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It is expected that the increasing genetic information on in genome databases will pave the way for investigating its evolution, ecology, and virulence, and, finally, will contribute to the development of new strategies to control and prevent foodborne diseases caused by . This chapter talks about toxins and population structure of the group. Many bacterial genome sequences, including strains, are available in draft versions only and are missing a few percent of the sequence. The chapter deals with only complete genome sequences, and illustrates that species definition in the group remains an open question and it may well be that the discussion will gain momentum with daily growing genome information, especially of "borderline strains". It focuses on pan genome, core genome, accessory genome, and mobilome of the group. geomics suggest that the mobilome of this species group is important not only to model its evolution, but also to differentiate and detect the different pathotypes. It is clearly visible that the high number of and strains already known is improving research tools to study pathogenicity, ecology, and host and environmental adaptation.

Citation: Ehling-Schulz M, Knutsson R, Scherer S. 2011. , p 147-164. In Fratamico P, Liu Y, Kathariou S (ed), Genomes of Foodborne and Waterborne Pathogens. ASM Press, Washington, DC. doi: 10.1128/9781555816902.ch11
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Figure 1

The three major phylogenetic clades of group species. Clade I strains show 60% to 87% homology to while clade II strains show only 50% to 60% homology to and clade III strains show 40% to 50% homology. These three clades are confirmed by FTIR spectroscopy, MLST analysis, and whole genome sequences ( ).

Citation: Ehling-Schulz M, Knutsson R, Scherer S. 2011. , p 147-164. In Fratamico P, Liu Y, Kathariou S (ed), Genomes of Foodborne and Waterborne Pathogens. ASM Press, Washington, DC. doi: 10.1128/9781555816902.ch11
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Figure 2

Genetic relationship among emetic strains. This part of cluster 1 (see Fig. 1 ) shows the phylogenetic branch, which includes emetic Strains with confirmed emetic toxin production are indicated by black circles. Strains that are thought to represent the ancestral group of ( ) are indicated by a grey arrow. The tree was inferred from concatenated housekeeping gene sequences extracted from the University of Oslo’s group MultiLocus and MultiData Typing website (http://mlstoslo.uio.no), using the neighbor-joining method (for details, see reference ).

Citation: Ehling-Schulz M, Knutsson R, Scherer S. 2011. , p 147-164. In Fratamico P, Liu Y, Kathariou S (ed), Genomes of Foodborne and Waterborne Pathogens. ASM Press, Washington, DC. doi: 10.1128/9781555816902.ch11
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Figure 3

Pan genome, core genome, and accessory genomes. As an example, three strains of the group are shown, one of each major cluster (compare to Fig. 1 ). All three share a core genome. The rest of the genome of a strain is called the accessory genome, which is composed of three parts which are named for the type strain: A- genes are unique for this strain and are not found in the two other strains; genes are the genes shared with the strain; and genes are the genes in common with the emetic strain. Plasmid-borne genes were not considered. Allocation of a chromosomal gene to the core or accessory genome is not an easy task and depends critically on the cut-off settings used for gene comparison. Therefore, only approximate numbers can be given. The total gene numbers for each strain are those that were used for comparison. All numbers in this figure were calculated by the Multi Genome Homology Comparison tool of the Pathema-Bacillus website, using the standard cut-off settings (http://pathema.jcvi.org/cgi-bin/Bacillus/PathemaHomePage.cgi).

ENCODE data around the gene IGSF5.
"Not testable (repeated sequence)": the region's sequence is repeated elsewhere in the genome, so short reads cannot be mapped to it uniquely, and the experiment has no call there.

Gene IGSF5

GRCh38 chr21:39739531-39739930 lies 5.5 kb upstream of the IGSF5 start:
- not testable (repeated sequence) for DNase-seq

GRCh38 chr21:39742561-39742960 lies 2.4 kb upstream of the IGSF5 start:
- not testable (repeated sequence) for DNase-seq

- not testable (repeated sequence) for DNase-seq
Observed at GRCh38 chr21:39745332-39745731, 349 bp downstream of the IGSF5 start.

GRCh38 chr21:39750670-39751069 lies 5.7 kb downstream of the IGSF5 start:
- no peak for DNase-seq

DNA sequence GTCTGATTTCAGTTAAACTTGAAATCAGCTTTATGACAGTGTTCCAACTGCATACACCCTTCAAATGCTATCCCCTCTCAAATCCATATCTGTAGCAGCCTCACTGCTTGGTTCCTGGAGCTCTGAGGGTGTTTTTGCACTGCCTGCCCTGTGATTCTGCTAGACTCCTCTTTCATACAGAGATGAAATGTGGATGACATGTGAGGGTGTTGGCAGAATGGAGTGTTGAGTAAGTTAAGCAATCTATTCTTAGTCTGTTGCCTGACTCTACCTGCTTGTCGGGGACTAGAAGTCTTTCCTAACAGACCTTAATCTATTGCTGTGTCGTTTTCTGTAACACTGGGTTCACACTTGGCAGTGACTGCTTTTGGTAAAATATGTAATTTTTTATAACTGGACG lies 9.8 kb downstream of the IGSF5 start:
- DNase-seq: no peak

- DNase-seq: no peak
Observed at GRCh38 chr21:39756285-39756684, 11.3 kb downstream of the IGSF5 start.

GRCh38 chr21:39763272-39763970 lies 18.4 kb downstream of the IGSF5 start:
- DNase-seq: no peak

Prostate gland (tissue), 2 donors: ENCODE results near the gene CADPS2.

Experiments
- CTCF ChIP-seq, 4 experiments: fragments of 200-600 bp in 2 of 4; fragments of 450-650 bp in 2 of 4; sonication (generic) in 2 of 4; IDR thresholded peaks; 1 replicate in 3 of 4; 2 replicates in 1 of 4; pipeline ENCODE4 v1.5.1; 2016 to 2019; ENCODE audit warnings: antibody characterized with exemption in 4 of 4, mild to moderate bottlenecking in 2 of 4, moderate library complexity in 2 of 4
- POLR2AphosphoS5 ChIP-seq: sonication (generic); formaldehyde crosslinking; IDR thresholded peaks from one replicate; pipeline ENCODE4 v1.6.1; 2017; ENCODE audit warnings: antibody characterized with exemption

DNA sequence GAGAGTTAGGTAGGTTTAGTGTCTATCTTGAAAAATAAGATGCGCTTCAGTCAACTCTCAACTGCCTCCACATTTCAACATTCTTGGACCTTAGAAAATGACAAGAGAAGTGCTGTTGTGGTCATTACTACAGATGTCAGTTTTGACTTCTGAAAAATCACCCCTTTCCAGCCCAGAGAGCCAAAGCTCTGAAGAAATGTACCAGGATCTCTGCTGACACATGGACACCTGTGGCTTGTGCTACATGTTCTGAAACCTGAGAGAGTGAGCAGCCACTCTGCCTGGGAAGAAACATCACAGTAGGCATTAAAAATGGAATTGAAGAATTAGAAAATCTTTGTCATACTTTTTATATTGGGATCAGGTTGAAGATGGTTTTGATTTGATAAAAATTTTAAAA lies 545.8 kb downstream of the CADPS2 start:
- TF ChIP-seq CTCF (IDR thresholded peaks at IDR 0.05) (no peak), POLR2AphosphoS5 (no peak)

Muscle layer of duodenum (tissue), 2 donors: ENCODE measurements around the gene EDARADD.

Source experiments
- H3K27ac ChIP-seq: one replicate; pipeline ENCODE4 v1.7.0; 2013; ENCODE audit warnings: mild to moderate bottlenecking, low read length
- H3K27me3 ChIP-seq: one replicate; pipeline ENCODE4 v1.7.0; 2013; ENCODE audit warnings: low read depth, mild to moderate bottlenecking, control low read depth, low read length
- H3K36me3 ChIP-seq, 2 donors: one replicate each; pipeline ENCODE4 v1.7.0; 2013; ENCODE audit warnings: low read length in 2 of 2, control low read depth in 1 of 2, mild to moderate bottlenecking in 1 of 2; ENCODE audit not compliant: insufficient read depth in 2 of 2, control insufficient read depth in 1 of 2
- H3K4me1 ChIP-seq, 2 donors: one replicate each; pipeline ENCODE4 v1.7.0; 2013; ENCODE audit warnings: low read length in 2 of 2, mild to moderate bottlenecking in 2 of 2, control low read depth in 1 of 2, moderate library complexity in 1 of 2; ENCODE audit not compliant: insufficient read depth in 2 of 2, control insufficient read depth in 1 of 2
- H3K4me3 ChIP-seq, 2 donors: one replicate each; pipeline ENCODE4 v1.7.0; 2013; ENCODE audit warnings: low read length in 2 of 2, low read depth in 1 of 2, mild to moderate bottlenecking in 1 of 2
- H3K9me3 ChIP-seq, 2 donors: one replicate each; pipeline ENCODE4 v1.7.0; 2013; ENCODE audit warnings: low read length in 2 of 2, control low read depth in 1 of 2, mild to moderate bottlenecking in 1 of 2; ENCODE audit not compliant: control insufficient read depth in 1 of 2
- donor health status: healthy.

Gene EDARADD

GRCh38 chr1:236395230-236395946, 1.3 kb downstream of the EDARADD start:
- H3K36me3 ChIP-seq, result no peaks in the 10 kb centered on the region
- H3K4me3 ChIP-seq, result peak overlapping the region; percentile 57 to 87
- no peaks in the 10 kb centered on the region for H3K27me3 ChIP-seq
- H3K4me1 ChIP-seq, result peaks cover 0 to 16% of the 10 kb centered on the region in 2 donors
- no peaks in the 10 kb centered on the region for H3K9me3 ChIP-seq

Citation: Ehling-Schulz M, Knutsson R, Scherer S. 2011. , p 147-164. In Fratamico P, Liu Y, Kathariou S (ed), Genomes of Foodborne and Waterborne Pathogens. ASM Press, Washington, DC. doi: 10.1128/9781555816902.ch11
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Generic image for table
Table 1

Types of foodborne disease caused by and symptomatically similar diseases caused by other foodborne pathogens

Citation: Ehling-Schulz M, Knutsson R, Scherer S. 2011. , p 147-164. In Fratamico P, Liu Y, Kathariou S (ed), Genomes of Foodborne and Waterborne Pathogens. ASM Press, Washington, DC. doi: 10.1128/9781555816902.ch11
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Table 2

Toxin profiles of food isolates and isolates connected to foodborne outbreaks

Citation: Ehling-Schulz M, Knutsson R, Scherer S. 2011. , p 147-164. In Fratamico P, Liu Y, Kathariou S (ed), Genomes of Foodborne and Waterborne Pathogens. ASM Press, Washington, DC. doi: 10.1128/9781555816902.ch11
Generic image for table
Table 3

Toxins of group strains

Citation: Ehling-Schulz M, Knutsson R, Scherer S. 2011. , p 147-164. In Fratamico P, Liu Y, Kathariou S (ed), Genomes of Foodborne and Waterborne Pathogens. ASM Press, Washington, DC. doi: 10.1128/9781555816902.ch11
Generic image for table
Table 4

Genomic features of sensu lato in comparison with other completed species genomes

Citation: Ehling-Schulz M, Knutsson R, Scherer S. 2011. , p 147-164. In Fratamico P, Liu Y, Kathariou S (ed), Genomes of Foodborne and Waterborne Pathogens. ASM Press, Washington, DC. doi: 10.1128/9781555816902.ch11
Generic image for table
Table 5

Major genome characteristics of complete sequences of strains within sensu lato

Citation: Ehling-Schulz M, Knutsson R, Scherer S. 2011. , p 147-164. In Fratamico P, Liu Y, Kathariou S (ed), Genomes of Foodborne and Waterborne Pathogens. ASM Press, Washington, DC. doi: 10.1128/9781555816902.ch11

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